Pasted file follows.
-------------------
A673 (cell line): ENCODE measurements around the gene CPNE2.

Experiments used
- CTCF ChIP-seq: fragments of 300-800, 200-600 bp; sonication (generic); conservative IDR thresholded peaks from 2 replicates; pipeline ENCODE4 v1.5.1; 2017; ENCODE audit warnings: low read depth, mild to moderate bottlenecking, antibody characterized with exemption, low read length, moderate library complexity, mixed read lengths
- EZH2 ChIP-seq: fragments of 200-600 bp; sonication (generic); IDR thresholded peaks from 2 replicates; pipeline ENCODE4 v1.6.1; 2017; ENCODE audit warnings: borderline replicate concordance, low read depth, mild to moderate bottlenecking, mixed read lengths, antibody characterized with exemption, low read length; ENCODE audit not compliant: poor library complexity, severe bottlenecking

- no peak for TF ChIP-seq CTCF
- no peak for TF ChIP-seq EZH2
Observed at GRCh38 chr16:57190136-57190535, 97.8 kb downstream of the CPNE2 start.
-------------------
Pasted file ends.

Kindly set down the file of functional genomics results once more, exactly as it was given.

A673 (cell line): ENCODE measurements around the gene CPNE2.

Experiments used
- CTCF ChIP-seq: fragments of 300-800, 200-600 bp; sonication (generic); conservative IDR thresholded peaks from 2 replicates; pipeline ENCODE4 v1.5.1; 2017; ENCODE audit warnings: low read depth, mild to moderate bottlenecking, antibody characterized with exemption, low read length, moderate library complexity, mixed read lengths
- EZH2 ChIP-seq: fragments of 200-600 bp; sonication (generic); IDR thresholded peaks from 2 replicates; pipeline ENCODE4 v1.6.1; 2017; ENCODE audit warnings: borderline replicate concordance, low read depth, mild to moderate bottlenecking, mixed read lengths, antibody characterized with exemption, low read length; ENCODE audit not compliant: poor library complexity, severe bottlenecking

- no peak for TF ChIP-seq CTCF
- no peak for TF ChIP-seq EZH2
Observed at GRCh38 chr16:57190136-57190535, 97.8 kb downstream of the CPNE2 start.